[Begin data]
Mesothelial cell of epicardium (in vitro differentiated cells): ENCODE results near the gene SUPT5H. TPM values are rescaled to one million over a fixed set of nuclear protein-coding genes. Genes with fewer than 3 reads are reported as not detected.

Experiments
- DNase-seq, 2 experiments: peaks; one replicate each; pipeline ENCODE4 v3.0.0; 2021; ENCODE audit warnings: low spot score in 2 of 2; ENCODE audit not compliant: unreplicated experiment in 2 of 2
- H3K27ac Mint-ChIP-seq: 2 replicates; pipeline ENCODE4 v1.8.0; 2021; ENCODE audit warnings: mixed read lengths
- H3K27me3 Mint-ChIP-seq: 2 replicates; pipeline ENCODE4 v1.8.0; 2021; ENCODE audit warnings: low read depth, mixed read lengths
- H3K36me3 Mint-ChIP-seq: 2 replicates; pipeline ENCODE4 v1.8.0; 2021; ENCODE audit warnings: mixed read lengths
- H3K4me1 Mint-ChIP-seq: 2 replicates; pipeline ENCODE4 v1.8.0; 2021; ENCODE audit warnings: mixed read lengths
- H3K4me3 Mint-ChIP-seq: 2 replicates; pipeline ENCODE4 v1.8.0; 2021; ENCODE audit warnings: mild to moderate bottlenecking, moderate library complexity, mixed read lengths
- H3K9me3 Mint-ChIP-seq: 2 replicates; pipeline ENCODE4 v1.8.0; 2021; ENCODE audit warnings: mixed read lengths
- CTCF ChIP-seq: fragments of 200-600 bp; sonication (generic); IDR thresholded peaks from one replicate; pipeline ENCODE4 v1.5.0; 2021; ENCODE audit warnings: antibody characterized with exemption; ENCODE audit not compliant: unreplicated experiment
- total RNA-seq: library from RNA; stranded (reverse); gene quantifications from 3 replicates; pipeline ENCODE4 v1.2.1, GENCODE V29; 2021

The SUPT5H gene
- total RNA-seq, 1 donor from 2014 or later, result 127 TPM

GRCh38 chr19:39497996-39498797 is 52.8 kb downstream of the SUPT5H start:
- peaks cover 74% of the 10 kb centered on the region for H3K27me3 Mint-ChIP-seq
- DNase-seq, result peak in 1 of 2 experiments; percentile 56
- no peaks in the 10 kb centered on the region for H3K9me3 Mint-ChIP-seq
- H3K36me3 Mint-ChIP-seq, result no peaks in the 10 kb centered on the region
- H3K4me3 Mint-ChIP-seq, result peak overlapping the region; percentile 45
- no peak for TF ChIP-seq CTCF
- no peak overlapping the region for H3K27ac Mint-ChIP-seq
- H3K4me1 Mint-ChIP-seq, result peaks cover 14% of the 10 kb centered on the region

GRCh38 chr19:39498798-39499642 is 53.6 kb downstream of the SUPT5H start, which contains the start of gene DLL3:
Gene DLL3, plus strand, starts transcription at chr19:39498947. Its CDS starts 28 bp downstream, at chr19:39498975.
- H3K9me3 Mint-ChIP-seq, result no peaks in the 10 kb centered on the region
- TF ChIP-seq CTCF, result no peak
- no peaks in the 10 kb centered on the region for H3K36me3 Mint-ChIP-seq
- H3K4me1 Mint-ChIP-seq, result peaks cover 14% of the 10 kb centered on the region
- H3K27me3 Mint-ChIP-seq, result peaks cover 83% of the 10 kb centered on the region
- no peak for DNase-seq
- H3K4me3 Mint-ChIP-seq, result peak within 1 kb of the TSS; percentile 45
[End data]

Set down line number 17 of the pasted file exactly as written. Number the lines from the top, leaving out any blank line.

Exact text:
- no peaks in the 10 kb centered on the region for H3K9me3 Mint-ChIP-seq